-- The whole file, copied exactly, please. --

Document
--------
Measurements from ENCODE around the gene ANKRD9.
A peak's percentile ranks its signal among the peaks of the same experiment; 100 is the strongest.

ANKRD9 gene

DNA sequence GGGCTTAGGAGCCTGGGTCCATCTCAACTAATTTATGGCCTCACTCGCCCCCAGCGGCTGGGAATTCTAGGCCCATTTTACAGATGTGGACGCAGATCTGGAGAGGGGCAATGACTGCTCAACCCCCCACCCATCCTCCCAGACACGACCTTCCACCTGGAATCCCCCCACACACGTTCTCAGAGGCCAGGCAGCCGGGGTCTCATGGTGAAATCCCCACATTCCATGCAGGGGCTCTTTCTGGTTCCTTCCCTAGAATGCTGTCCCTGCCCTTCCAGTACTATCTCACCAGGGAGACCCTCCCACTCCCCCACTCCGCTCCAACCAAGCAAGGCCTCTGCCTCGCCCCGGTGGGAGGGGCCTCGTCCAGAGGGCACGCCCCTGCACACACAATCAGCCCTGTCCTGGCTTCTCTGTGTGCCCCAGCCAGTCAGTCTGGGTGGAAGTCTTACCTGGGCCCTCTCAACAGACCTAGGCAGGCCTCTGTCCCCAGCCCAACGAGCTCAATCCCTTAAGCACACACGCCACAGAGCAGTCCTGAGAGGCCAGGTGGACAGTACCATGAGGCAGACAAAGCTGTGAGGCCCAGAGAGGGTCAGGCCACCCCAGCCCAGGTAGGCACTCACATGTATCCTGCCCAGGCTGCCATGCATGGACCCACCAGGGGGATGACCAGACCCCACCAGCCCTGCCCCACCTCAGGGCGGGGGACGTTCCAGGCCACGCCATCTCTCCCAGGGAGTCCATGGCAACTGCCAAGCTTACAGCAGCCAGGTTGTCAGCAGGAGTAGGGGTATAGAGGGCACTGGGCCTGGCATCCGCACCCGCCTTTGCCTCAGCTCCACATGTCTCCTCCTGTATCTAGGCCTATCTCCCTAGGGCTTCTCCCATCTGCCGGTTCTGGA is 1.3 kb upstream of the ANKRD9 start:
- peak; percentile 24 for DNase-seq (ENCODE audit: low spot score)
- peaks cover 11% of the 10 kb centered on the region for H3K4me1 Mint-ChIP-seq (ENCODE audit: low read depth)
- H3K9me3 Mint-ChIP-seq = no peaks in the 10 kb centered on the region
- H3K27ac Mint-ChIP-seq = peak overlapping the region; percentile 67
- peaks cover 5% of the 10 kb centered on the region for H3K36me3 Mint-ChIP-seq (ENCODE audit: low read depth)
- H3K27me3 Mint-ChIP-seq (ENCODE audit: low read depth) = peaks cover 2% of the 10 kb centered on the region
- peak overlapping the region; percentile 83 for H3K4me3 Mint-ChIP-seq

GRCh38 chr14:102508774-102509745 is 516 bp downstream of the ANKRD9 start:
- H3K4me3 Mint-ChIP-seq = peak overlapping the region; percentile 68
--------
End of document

Measurements from ENCODE around the gene ANKRD9.
A peak's percentile ranks its signal among the peaks of the same experiment; 100 is the strongest.

ANKRD9 gene

DNA sequence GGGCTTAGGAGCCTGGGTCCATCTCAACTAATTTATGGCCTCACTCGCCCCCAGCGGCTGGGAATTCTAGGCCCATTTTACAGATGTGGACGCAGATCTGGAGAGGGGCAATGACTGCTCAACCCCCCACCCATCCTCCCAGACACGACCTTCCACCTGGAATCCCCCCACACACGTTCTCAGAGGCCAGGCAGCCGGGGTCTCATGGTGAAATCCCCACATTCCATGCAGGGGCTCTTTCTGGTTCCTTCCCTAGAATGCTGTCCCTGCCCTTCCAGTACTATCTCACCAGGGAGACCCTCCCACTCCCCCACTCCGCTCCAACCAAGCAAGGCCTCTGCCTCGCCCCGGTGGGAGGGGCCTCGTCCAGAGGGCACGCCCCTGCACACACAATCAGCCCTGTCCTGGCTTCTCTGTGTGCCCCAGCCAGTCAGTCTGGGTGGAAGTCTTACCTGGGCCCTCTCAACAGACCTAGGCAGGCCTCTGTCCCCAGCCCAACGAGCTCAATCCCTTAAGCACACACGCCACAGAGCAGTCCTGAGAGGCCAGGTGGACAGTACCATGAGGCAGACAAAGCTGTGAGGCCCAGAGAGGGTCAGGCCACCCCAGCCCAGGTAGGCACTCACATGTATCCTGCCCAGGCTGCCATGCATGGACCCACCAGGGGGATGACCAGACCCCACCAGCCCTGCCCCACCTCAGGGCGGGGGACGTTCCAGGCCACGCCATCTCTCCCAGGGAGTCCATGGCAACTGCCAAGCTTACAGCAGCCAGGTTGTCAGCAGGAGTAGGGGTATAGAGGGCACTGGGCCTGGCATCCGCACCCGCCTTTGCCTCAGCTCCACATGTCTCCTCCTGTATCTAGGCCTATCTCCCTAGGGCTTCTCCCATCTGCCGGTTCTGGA is 1.3 kb upstream of the ANKRD9 start:
- peak; percentile 24 for DNase-seq (ENCODE audit: low spot score)
- peaks cover 11% of the 10 kb centered on the region for H3K4me1 Mint-ChIP-seq (ENCODE audit: low read depth)
- H3K9me3 Mint-ChIP-seq = no peaks in the 10 kb centered on the region
- H3K27ac Mint-ChIP-seq = peak overlapping the region; percentile 67
- peaks cover 5% of the 10 kb centered on the region for H3K36me3 Mint-ChIP-seq (ENCODE audit: low read depth)
- H3K27me3 Mint-ChIP-seq (ENCODE audit: low read depth) = peaks cover 2% of the 10 kb centered on the region
- peak overlapping the region; percentile 83 for H3K4me3 Mint-ChIP-seq

GRCh38 chr14:102508774-102509745 is 516 bp downstream of the ANKRD9 start:
- H3K4me3 Mint-ChIP-seq = peak overlapping the region; percentile 68